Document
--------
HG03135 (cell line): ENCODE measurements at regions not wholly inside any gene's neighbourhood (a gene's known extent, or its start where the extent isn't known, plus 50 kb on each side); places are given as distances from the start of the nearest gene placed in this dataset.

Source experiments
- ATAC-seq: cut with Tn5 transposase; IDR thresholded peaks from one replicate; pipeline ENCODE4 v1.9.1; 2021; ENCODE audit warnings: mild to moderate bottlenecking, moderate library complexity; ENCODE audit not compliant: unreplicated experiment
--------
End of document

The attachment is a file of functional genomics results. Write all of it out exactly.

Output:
HG03135 (cell line): ENCODE measurements at regions not wholly inside any gene's neighbourhood (a gene's known extent, or its start where the extent isn't known, plus 50 kb on each side); places are given as distances from the start of the nearest gene placed in this dataset.

Source experiments
- ATAC-seq: cut with Tn5 transposase; IDR thresholded peaks from one replicate; pipeline ENCODE4 v1.9.1; 2021; ENCODE audit warnings: mild to moderate bottlenecking, moderate library complexity; ENCODE audit not compliant: unreplicated experiment